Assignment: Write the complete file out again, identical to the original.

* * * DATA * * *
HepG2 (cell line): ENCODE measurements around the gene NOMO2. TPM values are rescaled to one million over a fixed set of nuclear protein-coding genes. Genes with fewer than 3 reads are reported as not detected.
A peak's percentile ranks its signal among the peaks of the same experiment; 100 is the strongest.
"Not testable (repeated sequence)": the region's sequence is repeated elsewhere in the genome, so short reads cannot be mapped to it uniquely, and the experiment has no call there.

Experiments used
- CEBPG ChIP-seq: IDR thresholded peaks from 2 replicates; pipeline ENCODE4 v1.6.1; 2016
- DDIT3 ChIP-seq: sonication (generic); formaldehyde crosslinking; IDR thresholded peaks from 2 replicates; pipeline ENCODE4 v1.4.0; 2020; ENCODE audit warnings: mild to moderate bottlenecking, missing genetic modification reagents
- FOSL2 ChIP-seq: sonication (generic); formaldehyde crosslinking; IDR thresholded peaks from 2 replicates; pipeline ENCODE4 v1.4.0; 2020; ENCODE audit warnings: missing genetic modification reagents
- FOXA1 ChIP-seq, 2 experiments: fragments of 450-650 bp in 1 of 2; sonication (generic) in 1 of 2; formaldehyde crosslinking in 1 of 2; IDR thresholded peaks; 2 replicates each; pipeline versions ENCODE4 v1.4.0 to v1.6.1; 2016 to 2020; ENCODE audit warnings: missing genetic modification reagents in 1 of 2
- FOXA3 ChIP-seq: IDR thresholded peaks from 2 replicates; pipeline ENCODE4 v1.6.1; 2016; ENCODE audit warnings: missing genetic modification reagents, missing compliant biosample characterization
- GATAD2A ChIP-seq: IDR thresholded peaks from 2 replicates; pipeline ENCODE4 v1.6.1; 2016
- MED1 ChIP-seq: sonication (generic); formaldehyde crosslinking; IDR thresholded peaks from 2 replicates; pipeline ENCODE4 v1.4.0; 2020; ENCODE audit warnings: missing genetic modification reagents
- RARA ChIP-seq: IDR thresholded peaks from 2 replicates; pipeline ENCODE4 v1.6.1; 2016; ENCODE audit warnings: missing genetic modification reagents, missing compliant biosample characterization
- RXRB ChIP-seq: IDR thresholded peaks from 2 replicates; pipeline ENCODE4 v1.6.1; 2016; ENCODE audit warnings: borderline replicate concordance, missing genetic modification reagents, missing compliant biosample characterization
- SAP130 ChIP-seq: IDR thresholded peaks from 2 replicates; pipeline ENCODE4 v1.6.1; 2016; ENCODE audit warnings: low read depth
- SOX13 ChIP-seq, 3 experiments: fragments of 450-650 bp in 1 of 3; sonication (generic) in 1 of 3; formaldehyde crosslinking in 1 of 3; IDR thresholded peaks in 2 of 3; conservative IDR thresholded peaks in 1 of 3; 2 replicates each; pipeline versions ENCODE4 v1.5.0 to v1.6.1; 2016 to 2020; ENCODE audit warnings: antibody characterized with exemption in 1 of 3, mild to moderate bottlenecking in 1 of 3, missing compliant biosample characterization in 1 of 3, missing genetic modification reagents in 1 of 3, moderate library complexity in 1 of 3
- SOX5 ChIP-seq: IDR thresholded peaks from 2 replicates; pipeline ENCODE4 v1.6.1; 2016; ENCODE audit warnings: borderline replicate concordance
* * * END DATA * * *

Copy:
HepG2 (cell line): ENCODE measurements around the gene NOMO2. TPM values are rescaled to one million over a fixed set of nuclear protein-coding genes. Genes with fewer than 3 reads are reported as not detected.
A peak's percentile ranks its signal among the peaks of the same experiment; 100 is the strongest.
"Not testable (repeated sequence)": the region's sequence is repeated elsewhere in the genome, so short reads cannot be mapped to it uniquely, and the experiment has no call there.

Experiments used
- CEBPG ChIP-seq: IDR thresholded peaks from 2 replicates; pipeline ENCODE4 v1.6.1; 2016
- DDIT3 ChIP-seq: sonication (generic); formaldehyde crosslinking; IDR thresholded peaks from 2 replicates; pipeline ENCODE4 v1.4.0; 2020; ENCODE audit warnings: mild to moderate bottlenecking, missing genetic modification reagents
- FOSL2 ChIP-seq: sonication (generic); formaldehyde crosslinking; IDR thresholded peaks from 2 replicates; pipeline ENCODE4 v1.4.0; 2020; ENCODE audit warnings: missing genetic modification reagents
- FOXA1 ChIP-seq, 2 experiments: fragments of 450-650 bp in 1 of 2; sonication (generic) in 1 of 2; formaldehyde crosslinking in 1 of 2; IDR thresholded peaks; 2 replicates each; pipeline versions ENCODE4 v1.4.0 to v1.6.1; 2016 to 2020; ENCODE audit warnings: missing genetic modification reagents in 1 of 2
- FOXA3 ChIP-seq: IDR thresholded peaks from 2 replicates; pipeline ENCODE4 v1.6.1; 2016; ENCODE audit warnings: missing genetic modification reagents, missing compliant biosample characterization
- GATAD2A ChIP-seq: IDR thresholded peaks from 2 replicates; pipeline ENCODE4 v1.6.1; 2016
- MED1 ChIP-seq: sonication (generic); formaldehyde crosslinking; IDR thresholded peaks from 2 replicates; pipeline ENCODE4 v1.4.0; 2020; ENCODE audit warnings: missing genetic modification reagents
- RARA ChIP-seq: IDR thresholded peaks from 2 replicates; pipeline ENCODE4 v1.6.1; 2016; ENCODE audit warnings: missing genetic modification reagents, missing compliant biosample characterization
- RXRB ChIP-seq: IDR thresholded peaks from 2 replicates; pipeline ENCODE4 v1.6.1; 2016; ENCODE audit warnings: borderline replicate concordance, missing genetic modification reagents, missing compliant biosample characterization
- SAP130 ChIP-seq: IDR thresholded peaks from 2 replicates; pipeline ENCODE4 v1.6.1; 2016; ENCODE audit warnings: low read depth
- SOX13 ChIP-seq, 3 experiments: fragments of 450-650 bp in 1 of 3; sonication (generic) in 1 of 3; formaldehyde crosslinking in 1 of 3; IDR thresholded peaks in 2 of 3; conservative IDR thresholded peaks in 1 of 3; 2 replicates each; pipeline versions ENCODE4 v1.5.0 to v1.6.1; 2016 to 2020; ENCODE audit warnings: antibody characterized with exemption in 1 of 3, mild to moderate bottlenecking in 1 of 3, missing compliant biosample characterization in 1 of 3, missing genetic modification reagents in 1 of 3, moderate library complexity in 1 of 3
- SOX5 ChIP-seq: IDR thresholded peaks from 2 replicates; pipeline ENCODE4 v1.6.1; 2016; ENCODE audit warnings: borderline replicate concordance